As a caregiver, you have many responsibilities that can leave you physically and mentally drained. While getting your loved one dressed sounds like it should be the least of your worries, nothing is more frustrating than struggling to get arms up and into a shirt or needing to remove clothes in time for toilet needs. Adaptive clothing could be the solution that makes your day run a whole lot smoother.
What is Adaptive Clothing?
Adaptive clothing is designed to make getting dressed a painless and straightforward process. A lot of thought is put into how the clothing falls and is secured on the body. What makes them an attractive option is their ability to prevent injury by being more maneuverable and easier to work with. And, they aren’t just for the convenience of the caregiver.
Seniors with physical limitations or mobility issues often find them to be more comfortable than their regular clothes. Some are even able to live more independently because it allows them to get dressed freely without conflict.
You might be thinking that adaptive clothing is a style cramper, and your loved one wouldn't be caught wearing them in public. While it’s true that options were limited in the past, today, adaptive clothing has evolved to be more than hospital gowns and stretchy pants. Many of the designs are modeled after popular styles and can address a variety of needs. In other words, seniors can feel good while looking great.
What to Look For
If you’re new to adaptive clothing, knowing what to look for can be mystifying. After all, adaptive clothing takes many shapes and has a variety of functions. They come in pants, tops, skirts, robes, capes, undergarments, and footwear. Not to mention, you may need to keep an eye out for specialized functionalities, such as for dementia patients who may have a tendency to disrobe or for people with diabetes who need compression wear. Here are some adaptive clothing features to keep in mind:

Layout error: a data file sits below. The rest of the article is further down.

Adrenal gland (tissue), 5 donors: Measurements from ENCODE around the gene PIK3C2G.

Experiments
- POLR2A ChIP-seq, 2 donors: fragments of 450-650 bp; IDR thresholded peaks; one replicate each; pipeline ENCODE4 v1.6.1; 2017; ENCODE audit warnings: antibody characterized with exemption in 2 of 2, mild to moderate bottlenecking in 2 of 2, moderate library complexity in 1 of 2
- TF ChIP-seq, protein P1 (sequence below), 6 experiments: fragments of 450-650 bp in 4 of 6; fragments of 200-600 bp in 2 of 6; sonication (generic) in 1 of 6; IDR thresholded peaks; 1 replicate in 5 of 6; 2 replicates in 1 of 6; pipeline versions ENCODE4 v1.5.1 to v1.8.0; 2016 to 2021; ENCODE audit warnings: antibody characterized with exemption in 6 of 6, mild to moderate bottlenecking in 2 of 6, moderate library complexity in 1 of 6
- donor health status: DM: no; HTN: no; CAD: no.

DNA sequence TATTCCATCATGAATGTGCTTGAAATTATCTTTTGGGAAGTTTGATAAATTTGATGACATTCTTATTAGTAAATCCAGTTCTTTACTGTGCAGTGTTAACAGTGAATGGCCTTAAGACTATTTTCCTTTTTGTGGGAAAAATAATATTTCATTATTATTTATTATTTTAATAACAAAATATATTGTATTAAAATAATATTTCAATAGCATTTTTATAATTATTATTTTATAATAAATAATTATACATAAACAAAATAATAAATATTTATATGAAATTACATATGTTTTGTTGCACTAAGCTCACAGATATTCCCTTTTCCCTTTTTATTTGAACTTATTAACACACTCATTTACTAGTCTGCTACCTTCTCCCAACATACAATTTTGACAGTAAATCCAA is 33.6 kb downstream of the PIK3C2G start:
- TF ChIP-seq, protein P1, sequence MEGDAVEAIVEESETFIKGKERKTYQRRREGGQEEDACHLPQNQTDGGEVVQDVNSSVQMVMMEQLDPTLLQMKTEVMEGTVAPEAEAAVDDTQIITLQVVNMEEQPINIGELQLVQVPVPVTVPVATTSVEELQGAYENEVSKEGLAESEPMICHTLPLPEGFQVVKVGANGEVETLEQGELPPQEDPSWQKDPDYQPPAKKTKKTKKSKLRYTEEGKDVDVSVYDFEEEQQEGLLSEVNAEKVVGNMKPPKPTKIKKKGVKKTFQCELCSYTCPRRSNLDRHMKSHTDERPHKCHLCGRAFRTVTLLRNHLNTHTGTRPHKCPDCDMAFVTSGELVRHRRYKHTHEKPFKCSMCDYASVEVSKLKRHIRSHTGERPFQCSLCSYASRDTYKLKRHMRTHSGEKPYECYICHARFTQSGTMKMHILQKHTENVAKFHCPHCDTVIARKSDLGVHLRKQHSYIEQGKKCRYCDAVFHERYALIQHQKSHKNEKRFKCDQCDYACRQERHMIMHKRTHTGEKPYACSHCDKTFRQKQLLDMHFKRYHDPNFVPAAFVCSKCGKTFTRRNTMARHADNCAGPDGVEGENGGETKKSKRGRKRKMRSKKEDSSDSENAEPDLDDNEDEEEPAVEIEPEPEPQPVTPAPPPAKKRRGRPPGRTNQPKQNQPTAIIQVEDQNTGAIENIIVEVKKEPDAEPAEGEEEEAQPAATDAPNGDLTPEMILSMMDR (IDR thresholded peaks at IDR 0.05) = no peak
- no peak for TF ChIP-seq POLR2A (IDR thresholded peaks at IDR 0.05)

- Opens up completely (arms can slide in rather than be lifted overhead)
- Magnetic, snap, overlapping, or hook and loop closures
- Fabrics that won’t irritate sensitive skin, such as 100 percent cotton
- Shoulder snap closures on pajamas
- Full zipper backs to keep clothes on without worry of disrobing
- Back of pants are able to be completely open
- Legs can be inserted into pants while in a seated position
- Able to open at the sides
- Option for additional nylon handles that allow a caregiver to complete safe transfers
- Elastic waistbands
- Use of hook and loop closure
- Closure is adjustable in order to accommodate wide feet and other concerns
- Suitable support
- Slip-resistant soles
- Non-constrictive diabetic socks to relieve issues with swollen feet and ankles
- Anti-skid socks
Most people don't give a second thought as to how they put on their clothing, but when you’re a caregiver, the challenges of dressing someone become obvious. Adaptive clothing is a gentle solution that gives the person in your care more comfort and independence. If you're considering adaptive clothing for a loved one, explore the options and find the styles that fit their needs